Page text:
But you only have to look across town to see how hard and fast a hero can fall. As Sosa’s body shrunk the past year, so did his power numbers. The fans and media turned against him, and he become moody. Sound familiar? How ironic would it be if, in the end, Thomas is held up as a Chicago icon and Sosa is traded away in infamy.

There are no winners. Everyone, in some way or another, has been cheated. And fans and media must share the blame. We continue to be a star-driven society, begging to see things we’ve never seen before. The media is eager to give us what we want. The reception that occurs when Bonds breaks Hank Aaron’s homerun record will be fascinating. Will we have learned from our foolishness? Or will we continue to be blind?

MLB must get tough. The landscape is about to change. There will always be muscular, athletic players to admire, such as Albert Pujols and Maggio Ordonez, but there won’t be hulking cartoons like Sosa and Bonds. They belong to the Steroid Era now—an era that produced unbelievable homerun hitters who were cheaters. That’s what we’ll be saying years from now.

They weren’t all cheaters, though. There was this guy named Frank Thomas…

Magglio Moves On

The soap opera that has become Magglio Ordonez’s departure from the White Sox has the city divided. Fans and media are shouting against JR, shouting against Ordonez and Boras, or shouting against all three. While Phil Rogers and Greg Couch recently wrote editorials chastising the front office and praising Maggs, Mike Downey followed with an anti-Ordonez article.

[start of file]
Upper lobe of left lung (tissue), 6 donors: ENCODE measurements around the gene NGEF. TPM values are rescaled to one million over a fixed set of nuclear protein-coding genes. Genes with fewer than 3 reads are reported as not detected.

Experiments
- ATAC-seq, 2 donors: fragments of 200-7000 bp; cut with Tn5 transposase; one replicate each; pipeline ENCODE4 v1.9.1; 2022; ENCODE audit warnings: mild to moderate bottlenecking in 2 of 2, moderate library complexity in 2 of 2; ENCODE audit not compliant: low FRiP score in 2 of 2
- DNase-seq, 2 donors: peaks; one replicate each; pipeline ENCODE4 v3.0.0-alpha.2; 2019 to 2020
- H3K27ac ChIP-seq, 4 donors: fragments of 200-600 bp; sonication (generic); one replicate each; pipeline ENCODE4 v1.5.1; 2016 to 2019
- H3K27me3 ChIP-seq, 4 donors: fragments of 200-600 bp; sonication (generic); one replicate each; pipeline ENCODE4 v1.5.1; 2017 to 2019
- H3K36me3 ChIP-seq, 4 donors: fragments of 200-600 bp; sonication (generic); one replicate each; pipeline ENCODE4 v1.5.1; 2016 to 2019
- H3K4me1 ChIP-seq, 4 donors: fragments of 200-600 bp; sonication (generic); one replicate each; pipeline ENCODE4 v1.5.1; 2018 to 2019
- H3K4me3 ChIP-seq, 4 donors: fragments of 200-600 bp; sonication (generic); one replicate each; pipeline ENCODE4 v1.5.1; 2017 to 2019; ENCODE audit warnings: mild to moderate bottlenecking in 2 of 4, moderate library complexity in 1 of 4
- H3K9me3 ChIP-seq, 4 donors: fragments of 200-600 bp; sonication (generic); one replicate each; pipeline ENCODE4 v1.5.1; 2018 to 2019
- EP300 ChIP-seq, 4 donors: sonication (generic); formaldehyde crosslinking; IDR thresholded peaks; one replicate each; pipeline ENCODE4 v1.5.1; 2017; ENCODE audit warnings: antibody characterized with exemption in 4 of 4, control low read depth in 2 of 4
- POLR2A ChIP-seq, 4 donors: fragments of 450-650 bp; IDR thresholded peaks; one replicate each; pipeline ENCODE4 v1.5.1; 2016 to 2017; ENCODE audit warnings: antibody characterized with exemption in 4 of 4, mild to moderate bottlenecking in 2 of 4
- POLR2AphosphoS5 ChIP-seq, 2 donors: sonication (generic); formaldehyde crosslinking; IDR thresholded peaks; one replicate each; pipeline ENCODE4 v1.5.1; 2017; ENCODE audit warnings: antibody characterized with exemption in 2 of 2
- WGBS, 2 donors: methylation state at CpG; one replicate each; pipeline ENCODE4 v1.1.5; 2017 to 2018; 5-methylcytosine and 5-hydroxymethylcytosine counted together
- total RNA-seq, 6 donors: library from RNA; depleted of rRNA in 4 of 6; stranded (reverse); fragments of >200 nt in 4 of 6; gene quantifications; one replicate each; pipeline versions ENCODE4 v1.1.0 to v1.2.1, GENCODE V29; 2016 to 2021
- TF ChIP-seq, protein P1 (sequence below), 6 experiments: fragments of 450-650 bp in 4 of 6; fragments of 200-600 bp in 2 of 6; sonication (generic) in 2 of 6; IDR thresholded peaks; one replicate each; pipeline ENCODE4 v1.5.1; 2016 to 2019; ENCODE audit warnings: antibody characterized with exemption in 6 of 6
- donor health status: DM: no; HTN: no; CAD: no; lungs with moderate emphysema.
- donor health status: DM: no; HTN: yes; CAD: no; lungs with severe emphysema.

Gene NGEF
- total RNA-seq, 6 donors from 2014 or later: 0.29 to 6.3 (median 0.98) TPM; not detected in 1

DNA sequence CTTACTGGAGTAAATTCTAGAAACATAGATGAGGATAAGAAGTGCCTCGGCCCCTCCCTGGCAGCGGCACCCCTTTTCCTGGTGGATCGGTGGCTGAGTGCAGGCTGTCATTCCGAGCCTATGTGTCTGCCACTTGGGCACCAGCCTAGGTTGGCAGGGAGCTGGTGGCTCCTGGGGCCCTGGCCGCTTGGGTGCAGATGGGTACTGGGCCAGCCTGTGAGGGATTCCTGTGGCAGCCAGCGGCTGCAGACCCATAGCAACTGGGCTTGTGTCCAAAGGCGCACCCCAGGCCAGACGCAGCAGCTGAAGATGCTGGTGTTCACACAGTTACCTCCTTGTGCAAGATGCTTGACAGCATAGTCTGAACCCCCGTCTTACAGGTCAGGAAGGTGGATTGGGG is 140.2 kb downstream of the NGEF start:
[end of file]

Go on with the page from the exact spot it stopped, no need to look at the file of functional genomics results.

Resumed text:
Nobody seems to know what went on behind the scenes. The “journalism” on this matter has been sketchy at best, based mostly on speculation. But one fact seems rather obvious: This is another example of how screwed up baseball is.

The media can stroke itself over as many Red Sox/Yankees ALCS match-ups it wants; that doesn’t change the fact that nearly every other team remains on the outside looking in. It’s gotten to a point where a team like the White Sox doesn’t even have a shot at landing a mediocre pitcher such as Jaret Wright.

There is a recent comment from Magglio that speaks volumes about the state of the game: “They don't care about winning. They only care about making money.”

Excuse me, but why can’t the Sox try to win and make money? Is this what it has come to? You must choose to either stay profitable or win a World Series? And if the Sox don’t shell out $16 million a year for a 30-year-old right-fielder, they’re considered cheap and uncaring?

This is absurdity.

Ordonez is quite simply one of the best players in Sox history. In the future, he will likely be thought of in much the same way Robin Ventura is—a quiet, steady player who was never flashy but always productive. If you were to make a roster of the best Sox players of all time, you’d be hard pressed to leave off Ordonez, as you’d be hard pressed to leave off Ventura.

But nowadays, the great ones rarely stay.

Guy Bacci is from the north suburbs of Chicago, where he couldn't avoid growing up as a pampered and snotty Cubs fan. Luckily, he saw the light in 1985 and never looked back. He loved the hard-working, old-school tactics of Carlton Fisk, who would become his all-time favorite player. His most memorable moment was going to a Sox double-header with his grandfather, who insisted on staying all nine hours (including a long rain delay). Guy is a journalism grad from Northwestern, currently residing in Seattle, where he works as a computer programmer and freelance writer. He can be reached at

More features from Guy Bacci here!